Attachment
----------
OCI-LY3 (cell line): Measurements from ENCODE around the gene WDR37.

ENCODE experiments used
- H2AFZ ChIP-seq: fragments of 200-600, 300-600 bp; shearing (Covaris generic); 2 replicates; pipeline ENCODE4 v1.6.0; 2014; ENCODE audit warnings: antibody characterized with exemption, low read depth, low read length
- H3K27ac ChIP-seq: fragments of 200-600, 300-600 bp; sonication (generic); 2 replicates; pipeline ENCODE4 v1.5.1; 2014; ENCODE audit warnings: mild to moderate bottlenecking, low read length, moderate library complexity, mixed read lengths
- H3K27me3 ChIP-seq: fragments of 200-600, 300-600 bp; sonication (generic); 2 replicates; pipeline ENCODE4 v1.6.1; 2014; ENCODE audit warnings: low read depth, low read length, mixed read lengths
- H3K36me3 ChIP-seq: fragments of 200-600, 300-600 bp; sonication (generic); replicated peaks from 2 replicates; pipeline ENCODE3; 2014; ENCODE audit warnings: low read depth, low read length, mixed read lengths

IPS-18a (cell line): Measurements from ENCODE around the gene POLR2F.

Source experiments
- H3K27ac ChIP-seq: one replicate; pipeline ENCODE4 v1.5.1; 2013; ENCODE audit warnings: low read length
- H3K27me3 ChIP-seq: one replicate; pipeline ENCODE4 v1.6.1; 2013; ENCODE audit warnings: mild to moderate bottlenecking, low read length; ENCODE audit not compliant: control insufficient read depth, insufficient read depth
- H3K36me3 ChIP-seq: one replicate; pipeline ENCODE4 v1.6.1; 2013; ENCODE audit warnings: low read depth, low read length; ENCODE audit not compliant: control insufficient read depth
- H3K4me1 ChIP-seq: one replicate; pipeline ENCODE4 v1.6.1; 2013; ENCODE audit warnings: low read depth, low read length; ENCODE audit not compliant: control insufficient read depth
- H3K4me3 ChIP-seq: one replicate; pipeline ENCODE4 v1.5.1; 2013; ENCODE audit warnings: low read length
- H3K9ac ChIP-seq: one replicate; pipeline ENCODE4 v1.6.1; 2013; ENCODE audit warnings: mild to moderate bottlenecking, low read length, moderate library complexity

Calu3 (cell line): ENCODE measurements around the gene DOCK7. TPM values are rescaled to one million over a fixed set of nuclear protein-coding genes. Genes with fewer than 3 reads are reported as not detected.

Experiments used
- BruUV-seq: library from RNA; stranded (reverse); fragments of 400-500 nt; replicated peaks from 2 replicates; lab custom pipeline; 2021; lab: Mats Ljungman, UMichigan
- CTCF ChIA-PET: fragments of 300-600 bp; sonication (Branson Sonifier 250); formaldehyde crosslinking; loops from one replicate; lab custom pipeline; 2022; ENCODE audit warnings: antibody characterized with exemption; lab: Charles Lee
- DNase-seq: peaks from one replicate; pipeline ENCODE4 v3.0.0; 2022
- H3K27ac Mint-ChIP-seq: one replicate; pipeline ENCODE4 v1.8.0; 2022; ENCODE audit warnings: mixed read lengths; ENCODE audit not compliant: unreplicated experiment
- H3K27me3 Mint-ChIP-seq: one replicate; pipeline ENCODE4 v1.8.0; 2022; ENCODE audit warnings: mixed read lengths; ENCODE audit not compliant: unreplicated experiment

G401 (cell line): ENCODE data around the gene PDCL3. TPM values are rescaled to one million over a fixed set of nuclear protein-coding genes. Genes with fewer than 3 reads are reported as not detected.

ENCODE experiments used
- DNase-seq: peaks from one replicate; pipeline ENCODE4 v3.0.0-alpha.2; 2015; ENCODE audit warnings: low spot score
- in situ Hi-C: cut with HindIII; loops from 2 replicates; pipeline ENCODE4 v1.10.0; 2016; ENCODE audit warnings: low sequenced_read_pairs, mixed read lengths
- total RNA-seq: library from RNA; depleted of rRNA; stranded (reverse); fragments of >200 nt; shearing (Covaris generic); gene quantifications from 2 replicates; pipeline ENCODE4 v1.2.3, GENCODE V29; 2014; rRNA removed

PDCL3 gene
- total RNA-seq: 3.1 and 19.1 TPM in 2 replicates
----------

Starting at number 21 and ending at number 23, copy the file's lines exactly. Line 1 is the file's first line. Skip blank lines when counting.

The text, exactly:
- H3K27me3 Mint-ChIP-seq: one replicate; pipeline ENCODE4 v1.8.0; 2022; ENCODE audit warnings: mixed read lengths; ENCODE audit not compliant: unreplicated experiment

G401 (cell line): ENCODE data around the gene PDCL3. TPM values are rescaled to one million over a fixed set of nuclear protein-coding genes. Genes with fewer than 3 reads are reported as not detected.

ENCODE experiments used